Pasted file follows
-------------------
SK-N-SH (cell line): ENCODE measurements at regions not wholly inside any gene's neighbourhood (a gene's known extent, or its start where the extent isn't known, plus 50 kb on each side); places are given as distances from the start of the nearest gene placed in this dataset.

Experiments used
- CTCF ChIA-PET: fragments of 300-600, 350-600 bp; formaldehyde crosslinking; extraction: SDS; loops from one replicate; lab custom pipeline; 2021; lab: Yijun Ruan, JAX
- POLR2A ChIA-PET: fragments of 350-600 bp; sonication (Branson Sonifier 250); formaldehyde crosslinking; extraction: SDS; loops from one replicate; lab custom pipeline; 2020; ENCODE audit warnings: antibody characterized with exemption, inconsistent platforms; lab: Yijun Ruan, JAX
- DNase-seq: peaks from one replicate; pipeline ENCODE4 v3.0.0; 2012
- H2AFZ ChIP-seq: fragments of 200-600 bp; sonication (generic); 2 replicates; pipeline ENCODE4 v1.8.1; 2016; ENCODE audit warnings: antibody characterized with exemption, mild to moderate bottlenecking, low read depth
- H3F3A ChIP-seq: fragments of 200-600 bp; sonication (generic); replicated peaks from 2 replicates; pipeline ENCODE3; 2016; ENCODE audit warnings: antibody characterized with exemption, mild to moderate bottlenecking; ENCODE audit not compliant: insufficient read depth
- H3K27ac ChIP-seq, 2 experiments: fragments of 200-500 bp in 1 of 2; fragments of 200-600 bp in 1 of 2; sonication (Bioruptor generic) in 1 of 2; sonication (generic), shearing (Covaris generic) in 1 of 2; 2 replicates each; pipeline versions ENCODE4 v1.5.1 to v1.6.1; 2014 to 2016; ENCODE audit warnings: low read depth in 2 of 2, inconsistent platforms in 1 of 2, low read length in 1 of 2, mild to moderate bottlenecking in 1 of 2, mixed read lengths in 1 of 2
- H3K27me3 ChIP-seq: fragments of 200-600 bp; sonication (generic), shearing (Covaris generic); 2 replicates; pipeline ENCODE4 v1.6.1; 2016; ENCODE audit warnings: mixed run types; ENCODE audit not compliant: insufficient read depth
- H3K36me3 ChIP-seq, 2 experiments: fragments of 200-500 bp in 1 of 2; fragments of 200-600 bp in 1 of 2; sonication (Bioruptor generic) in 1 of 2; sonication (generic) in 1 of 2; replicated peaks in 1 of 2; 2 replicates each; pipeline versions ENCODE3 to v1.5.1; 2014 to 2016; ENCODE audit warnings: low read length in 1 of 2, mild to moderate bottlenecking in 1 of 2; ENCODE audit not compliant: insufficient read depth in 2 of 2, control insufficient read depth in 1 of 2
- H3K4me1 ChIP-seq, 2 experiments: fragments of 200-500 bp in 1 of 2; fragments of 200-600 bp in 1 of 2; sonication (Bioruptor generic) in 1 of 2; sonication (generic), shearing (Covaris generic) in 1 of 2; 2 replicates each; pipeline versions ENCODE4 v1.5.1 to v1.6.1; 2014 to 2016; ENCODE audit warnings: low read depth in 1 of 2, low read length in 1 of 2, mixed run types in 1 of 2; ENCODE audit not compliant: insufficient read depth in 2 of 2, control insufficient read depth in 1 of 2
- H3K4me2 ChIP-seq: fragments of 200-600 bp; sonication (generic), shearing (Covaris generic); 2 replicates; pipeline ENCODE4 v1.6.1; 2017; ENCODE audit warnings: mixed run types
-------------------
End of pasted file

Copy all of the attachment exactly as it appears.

SK-N-SH (cell line): ENCODE measurements at regions not wholly inside any gene's neighbourhood (a gene's known extent, or its start where the extent isn't known, plus 50 kb on each side); places are given as distances from the start of the nearest gene placed in this dataset.

Experiments used
- CTCF ChIA-PET: fragments of 300-600, 350-600 bp; formaldehyde crosslinking; extraction: SDS; loops from one replicate; lab custom pipeline; 2021; lab: Yijun Ruan, JAX
- POLR2A ChIA-PET: fragments of 350-600 bp; sonication (Branson Sonifier 250); formaldehyde crosslinking; extraction: SDS; loops from one replicate; lab custom pipeline; 2020; ENCODE audit warnings: antibody characterized with exemption, inconsistent platforms; lab: Yijun Ruan, JAX
- DNase-seq: peaks from one replicate; pipeline ENCODE4 v3.0.0; 2012
- H2AFZ ChIP-seq: fragments of 200-600 bp; sonication (generic); 2 replicates; pipeline ENCODE4 v1.8.1; 2016; ENCODE audit warnings: antibody characterized with exemption, mild to moderate bottlenecking, low read depth
- H3F3A ChIP-seq: fragments of 200-600 bp; sonication (generic); replicated peaks from 2 replicates; pipeline ENCODE3; 2016; ENCODE audit warnings: antibody characterized with exemption, mild to moderate bottlenecking; ENCODE audit not compliant: insufficient read depth
- H3K27ac ChIP-seq, 2 experiments: fragments of 200-500 bp in 1 of 2; fragments of 200-600 bp in 1 of 2; sonication (Bioruptor generic) in 1 of 2; sonication (generic), shearing (Covaris generic) in 1 of 2; 2 replicates each; pipeline versions ENCODE4 v1.5.1 to v1.6.1; 2014 to 2016; ENCODE audit warnings: low read depth in 2 of 2, inconsistent platforms in 1 of 2, low read length in 1 of 2, mild to moderate bottlenecking in 1 of 2, mixed read lengths in 1 of 2
- H3K27me3 ChIP-seq: fragments of 200-600 bp; sonication (generic), shearing (Covaris generic); 2 replicates; pipeline ENCODE4 v1.6.1; 2016; ENCODE audit warnings: mixed run types; ENCODE audit not compliant: insufficient read depth
- H3K36me3 ChIP-seq, 2 experiments: fragments of 200-500 bp in 1 of 2; fragments of 200-600 bp in 1 of 2; sonication (Bioruptor generic) in 1 of 2; sonication (generic) in 1 of 2; replicated peaks in 1 of 2; 2 replicates each; pipeline versions ENCODE3 to v1.5.1; 2014 to 2016; ENCODE audit warnings: low read length in 1 of 2, mild to moderate bottlenecking in 1 of 2; ENCODE audit not compliant: insufficient read depth in 2 of 2, control insufficient read depth in 1 of 2
- H3K4me1 ChIP-seq, 2 experiments: fragments of 200-500 bp in 1 of 2; fragments of 200-600 bp in 1 of 2; sonication (Bioruptor generic) in 1 of 2; sonication (generic), shearing (Covaris generic) in 1 of 2; 2 replicates each; pipeline versions ENCODE4 v1.5.1 to v1.6.1; 2014 to 2016; ENCODE audit warnings: low read depth in 1 of 2, low read length in 1 of 2, mixed run types in 1 of 2; ENCODE audit not compliant: insufficient read depth in 2 of 2, control insufficient read depth in 1 of 2
- H3K4me2 ChIP-seq: fragments of 200-600 bp; sonication (generic), shearing (Covaris generic); 2 replicates; pipeline ENCODE4 v1.6.1; 2017; ENCODE audit warnings: mixed run types